The state has filed a lawsuit in Ada County District Court against Standard & Poor's, saying the credit rating agency broke state consumer-protection laws. The lawsuit claims the agency broke those laws while underplaying the risks of subprime mortgage securities.
The state says Standard & Poor's should have to pay up to $5,000 of civil penalties for each violation, plus remedies such as returning any ill-gotten gains.
Standard & Poor's is one of three major credit rating agencies for the public-financing bond market. It gives bond issuers including the state of Idaho and its municipalities a rating that is based on its analysis of the bonds' financial risks. It also rates securities such as those related to subprime mortgages. Investors can use that rating to help determine whether they want to buy the bonds, and how much they want to pay for them.
The rating agency acted in "misleading, false and deceptive" ways between 2001 and at least 2011, according to the lawsuit, which was filed Tuesday by Idaho Attorney General Lawrence Wasden. The agency claimed to be independent and objective when rating certain structured securities, when in fact it would "cater to large, frequent clients" who shopped around for the most favorable ratings, the lawsuit said.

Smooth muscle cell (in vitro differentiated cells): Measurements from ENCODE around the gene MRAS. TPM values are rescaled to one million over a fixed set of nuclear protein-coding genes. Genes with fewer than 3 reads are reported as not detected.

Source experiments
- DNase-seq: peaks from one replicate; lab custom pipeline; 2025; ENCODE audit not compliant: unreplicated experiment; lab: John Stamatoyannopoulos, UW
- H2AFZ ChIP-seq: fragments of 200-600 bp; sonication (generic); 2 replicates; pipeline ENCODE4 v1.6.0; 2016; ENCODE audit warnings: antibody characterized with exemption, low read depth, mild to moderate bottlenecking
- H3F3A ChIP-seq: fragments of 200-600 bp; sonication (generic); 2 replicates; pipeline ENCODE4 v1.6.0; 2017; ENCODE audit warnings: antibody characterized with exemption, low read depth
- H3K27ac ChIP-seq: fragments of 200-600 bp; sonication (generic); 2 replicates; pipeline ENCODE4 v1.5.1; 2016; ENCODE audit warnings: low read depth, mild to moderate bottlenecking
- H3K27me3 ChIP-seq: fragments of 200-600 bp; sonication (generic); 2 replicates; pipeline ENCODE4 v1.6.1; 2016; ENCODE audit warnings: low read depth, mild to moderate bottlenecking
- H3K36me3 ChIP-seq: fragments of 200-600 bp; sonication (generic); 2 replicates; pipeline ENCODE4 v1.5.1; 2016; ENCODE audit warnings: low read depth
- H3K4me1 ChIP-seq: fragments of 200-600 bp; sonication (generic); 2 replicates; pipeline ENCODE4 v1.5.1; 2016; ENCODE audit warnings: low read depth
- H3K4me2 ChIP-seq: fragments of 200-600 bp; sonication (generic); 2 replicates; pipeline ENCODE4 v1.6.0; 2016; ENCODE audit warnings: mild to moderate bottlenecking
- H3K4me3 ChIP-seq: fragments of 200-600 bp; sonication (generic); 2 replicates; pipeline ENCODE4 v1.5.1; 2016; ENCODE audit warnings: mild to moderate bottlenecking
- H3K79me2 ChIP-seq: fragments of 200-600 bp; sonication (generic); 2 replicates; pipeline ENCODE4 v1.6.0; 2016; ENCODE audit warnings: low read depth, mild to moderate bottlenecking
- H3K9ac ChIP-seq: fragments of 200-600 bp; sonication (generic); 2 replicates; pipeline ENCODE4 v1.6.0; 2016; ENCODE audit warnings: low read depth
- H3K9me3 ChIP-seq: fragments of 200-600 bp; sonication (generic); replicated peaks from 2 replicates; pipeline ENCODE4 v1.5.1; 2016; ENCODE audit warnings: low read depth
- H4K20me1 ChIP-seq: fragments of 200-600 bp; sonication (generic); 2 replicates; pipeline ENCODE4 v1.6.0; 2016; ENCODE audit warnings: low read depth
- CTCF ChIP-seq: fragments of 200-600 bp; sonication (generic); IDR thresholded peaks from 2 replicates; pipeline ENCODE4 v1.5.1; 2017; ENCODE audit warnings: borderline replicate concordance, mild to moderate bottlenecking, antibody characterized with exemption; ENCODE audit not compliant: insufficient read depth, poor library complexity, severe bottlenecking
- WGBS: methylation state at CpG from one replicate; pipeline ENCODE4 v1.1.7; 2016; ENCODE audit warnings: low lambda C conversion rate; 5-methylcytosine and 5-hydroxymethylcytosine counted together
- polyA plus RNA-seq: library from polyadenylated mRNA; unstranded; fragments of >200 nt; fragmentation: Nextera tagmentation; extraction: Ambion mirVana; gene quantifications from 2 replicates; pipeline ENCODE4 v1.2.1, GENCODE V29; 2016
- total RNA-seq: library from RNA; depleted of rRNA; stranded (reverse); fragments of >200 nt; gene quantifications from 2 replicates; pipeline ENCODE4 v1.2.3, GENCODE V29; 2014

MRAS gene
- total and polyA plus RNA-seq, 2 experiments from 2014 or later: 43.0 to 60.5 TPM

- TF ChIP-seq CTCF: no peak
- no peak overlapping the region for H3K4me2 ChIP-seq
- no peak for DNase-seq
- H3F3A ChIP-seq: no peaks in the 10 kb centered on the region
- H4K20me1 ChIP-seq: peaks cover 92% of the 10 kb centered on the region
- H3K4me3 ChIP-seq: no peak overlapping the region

Standard & Poor's tried to maximize its revenues and its market share by changing how it rated securities, so that it could provide high ratings, the lawsuit said. Idaho alleges that the securities that weren't properly rated "are often included in mutual fund and pension fund portfolios that play significant roles in the retirement and investment strategies of many individuals, including citizens of Idaho."
The lawsuit comes as the U.S. Department of Justice is pursuing its own lawsuit against the rating agency. The federal government alleges violations similar to those in the Idaho lawsuit, saying that Standard & Poor's contributed to the financial crisis. That lawsuit seeks $5 billion or more in damages.
Standard & Poor's issued a statement in response to the federal lawsuit and lawsuits filed by states including Idaho. It called the allegations "meritless" and "unwarranted."
"Unfortunately, S&P, like everyone else, did not predict the speed and severity of the coming crisis and how credit quality would ultimately be affected," it said in the statement. The agency's "ratings were based on the same subprime mortgage data available to the rest of the market including U.S. government officials who in 2007 publicly stated that problems in the subprime market appeared to be contained."
Wasden's office is asking for a jury trial.
Standard & Poor's is a subsidiary of McGraw-Hill Companies, which also is a defendant in the state's lawsuit.